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History


In 1974, cycling in Reading was at a low ebb. Few bikes were to be seen around the town, there was no council cycling policy, no cycle lanes or facilities, and few cycle shops. For keen cyclists there were two clubs: the Reading Wheelers, and the Bon Amis CC. There was no local Cyclists Touring Club (CTC). Reading Wheelers was a long-established club which had some gaps in its lifetime. Membership was small. The Bon Amis was formed early in the war by those members of Reading clubs who remained in Reading. Those pre-war clubs never reformed after 1945.

As an ex-Bon Amis member I saw the 1974 situation from that club's perspective. We were down to six or seven at the clubroom and riding in the inter-club time trials with the Reading Wheelers. Generally they had even fewer competitors. It was becoming depressing. In the Bon Amis we had already introduced "coffee runs" in addition to the all-day clubruns in a sucessful attempt to boost the number of members taking an active part in the club's activities. Eventually the idea of combining the two clubs emerged.

On 14 August 1974 the first joint meeting of the clubs took place with Stan Higson, Dave Steel and Robin Jenkins representing the Wheelers, and Ralph Raw, Mike O'Rourke and I from the Bon Amis. Some of us are still club members! There was a second meeting on 4th September at which agreement was reached: the clubs would amalgamate. The racing vests would be the Wheelers' colours of light blue, dark blue, and yellow. They had just received a substantial amount of clothing! Since then the design rotated through 90°, and reverted to the original with a little modification. Now we have a complete change - a look for the twenty first century.

The new club, Reading Cycling Club continued to promote two long standing events: the Bon Amis Open 50, and the Reading Wheelers cyclo-cross. This was ratified by the Bon Amis AGM on 30th September and by the Wheelers at their AGM. There was a joint dinner and prize presentation at the Old Mill, Aldermaston, on 14th November. The inaugural meeting of the Reading Cycling Club took place on 9th December. The club existed! The first clubrun was to Henley on Sunday 15th December and many of us still have the group photograph.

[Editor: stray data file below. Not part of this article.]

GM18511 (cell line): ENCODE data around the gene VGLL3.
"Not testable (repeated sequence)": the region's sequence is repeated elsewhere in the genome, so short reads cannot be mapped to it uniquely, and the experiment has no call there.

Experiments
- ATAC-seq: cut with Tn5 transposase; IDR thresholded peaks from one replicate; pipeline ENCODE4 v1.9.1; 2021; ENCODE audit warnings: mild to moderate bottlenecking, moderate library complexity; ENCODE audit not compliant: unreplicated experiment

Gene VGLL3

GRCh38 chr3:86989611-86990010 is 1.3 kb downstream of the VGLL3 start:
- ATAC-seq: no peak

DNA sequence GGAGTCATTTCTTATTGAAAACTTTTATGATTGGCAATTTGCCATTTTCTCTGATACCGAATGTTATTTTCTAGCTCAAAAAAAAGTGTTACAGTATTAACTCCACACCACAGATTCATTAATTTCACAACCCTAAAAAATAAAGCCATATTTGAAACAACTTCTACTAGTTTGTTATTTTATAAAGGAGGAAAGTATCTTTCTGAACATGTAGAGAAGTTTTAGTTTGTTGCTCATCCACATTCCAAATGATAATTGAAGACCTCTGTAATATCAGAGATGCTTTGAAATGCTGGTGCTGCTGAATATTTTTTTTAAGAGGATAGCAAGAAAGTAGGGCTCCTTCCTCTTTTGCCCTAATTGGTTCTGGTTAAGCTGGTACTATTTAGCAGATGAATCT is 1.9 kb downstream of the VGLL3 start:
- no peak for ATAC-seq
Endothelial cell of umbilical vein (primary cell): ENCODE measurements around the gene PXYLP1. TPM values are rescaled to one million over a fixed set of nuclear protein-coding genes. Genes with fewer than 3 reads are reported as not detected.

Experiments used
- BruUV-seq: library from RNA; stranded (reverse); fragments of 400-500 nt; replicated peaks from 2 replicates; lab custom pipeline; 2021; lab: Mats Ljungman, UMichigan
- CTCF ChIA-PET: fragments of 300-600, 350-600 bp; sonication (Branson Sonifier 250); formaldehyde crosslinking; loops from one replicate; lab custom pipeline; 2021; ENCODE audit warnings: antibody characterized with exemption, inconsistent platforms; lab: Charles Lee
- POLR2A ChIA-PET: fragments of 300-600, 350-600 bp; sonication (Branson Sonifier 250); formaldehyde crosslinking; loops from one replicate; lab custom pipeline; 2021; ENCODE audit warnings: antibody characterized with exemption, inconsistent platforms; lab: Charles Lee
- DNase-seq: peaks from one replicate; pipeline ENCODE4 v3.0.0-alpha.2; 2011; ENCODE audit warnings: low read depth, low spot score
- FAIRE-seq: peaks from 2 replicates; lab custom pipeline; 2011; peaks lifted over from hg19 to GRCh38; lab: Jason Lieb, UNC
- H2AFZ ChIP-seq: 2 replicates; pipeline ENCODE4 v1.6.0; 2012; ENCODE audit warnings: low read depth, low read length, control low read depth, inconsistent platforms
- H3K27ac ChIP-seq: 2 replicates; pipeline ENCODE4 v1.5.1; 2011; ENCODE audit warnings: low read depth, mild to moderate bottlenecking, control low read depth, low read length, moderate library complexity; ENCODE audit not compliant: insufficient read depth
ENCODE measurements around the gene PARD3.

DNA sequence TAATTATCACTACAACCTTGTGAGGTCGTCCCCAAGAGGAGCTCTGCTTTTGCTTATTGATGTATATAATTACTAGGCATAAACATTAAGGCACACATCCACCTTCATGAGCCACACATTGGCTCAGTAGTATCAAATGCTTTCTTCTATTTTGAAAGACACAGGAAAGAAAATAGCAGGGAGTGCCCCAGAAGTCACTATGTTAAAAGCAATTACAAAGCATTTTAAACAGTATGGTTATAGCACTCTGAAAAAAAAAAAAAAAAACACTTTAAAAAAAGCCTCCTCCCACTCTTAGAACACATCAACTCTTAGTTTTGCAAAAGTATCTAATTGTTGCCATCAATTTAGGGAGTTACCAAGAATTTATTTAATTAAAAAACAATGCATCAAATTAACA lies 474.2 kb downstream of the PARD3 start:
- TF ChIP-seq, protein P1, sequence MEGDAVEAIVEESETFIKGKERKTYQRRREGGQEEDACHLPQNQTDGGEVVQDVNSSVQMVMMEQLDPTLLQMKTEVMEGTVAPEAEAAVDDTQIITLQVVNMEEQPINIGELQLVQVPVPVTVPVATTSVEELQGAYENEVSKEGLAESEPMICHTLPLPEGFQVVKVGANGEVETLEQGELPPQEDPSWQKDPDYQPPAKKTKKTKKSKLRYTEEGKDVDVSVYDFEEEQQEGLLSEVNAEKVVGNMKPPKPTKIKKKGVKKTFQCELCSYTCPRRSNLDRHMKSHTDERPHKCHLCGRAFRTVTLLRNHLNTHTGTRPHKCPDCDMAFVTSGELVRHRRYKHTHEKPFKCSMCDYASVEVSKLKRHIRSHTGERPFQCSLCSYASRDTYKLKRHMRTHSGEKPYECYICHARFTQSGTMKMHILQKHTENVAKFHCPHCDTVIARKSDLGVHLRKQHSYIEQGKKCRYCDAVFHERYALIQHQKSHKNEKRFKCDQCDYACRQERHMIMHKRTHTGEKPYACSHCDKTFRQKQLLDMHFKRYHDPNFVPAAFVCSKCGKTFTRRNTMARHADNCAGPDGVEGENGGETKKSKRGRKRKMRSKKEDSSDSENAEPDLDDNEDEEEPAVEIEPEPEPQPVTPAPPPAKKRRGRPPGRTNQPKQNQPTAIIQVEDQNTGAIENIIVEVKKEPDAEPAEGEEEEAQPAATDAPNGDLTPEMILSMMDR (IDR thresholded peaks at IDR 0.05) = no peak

On the racing side, time trials were the all consuming passion of Clive Pugh, who took places in National Championships and third in the BBAR. Robin Jackson was winner of the first CTC National 25 mile championship. Other riders like Eddie Napper, Ken Maunder, Tony Allsop, Stuart Byde, Bill Gilham, Martin Druce, Leon Gipson, Geoff Taylor, Jon Airey, Rod MacFadyen, and Gill Clapton took (and some still take) prominent places in local events and championships.

Road Racing has not been great: with Richard Woodgate having the longest career with many placings, and Stuart Byde who rode the Archer International Grand Prix at Beaconsfield. Our most succesful track rider was Gordon Wooldridge who represented Great Brittain in the Junior World Championships in the USA in 1978. It has always surprised me that we have had so few track riders when Reading is one of the few towns in the country with a track.

On the social side, we kept the clubroom on Silver Street going until the move to Palmer Park Sports Stadium in December 2000. On the road, coffee runs continue each Sunday. Although once very popular, all-day runs are a rare event. There has been a long standing controversy about the pace of clubruns, with many experiments to split those who are out for a social ride from those who are training. Since Reading CC was formed there have been many changes. Now there are few social riders, and many more sporting types.

Cycling in our club is an athletic activity which is obviously the choice of our active membership. In the future it seems likely that the local CTC will recruit most of the social and touring riders. Top racers will ride for clubs which can offer team and financial support. So where does that leave Reading CC? Probably where it has always been: as a firm base for the middle ground. Cycling is changing in line with social factors, traffic congestion, and so on. We have to move with it. One thing is certain: we will have to work hard to ensure the future well being of the club, but I am certain that we will.

John Barnes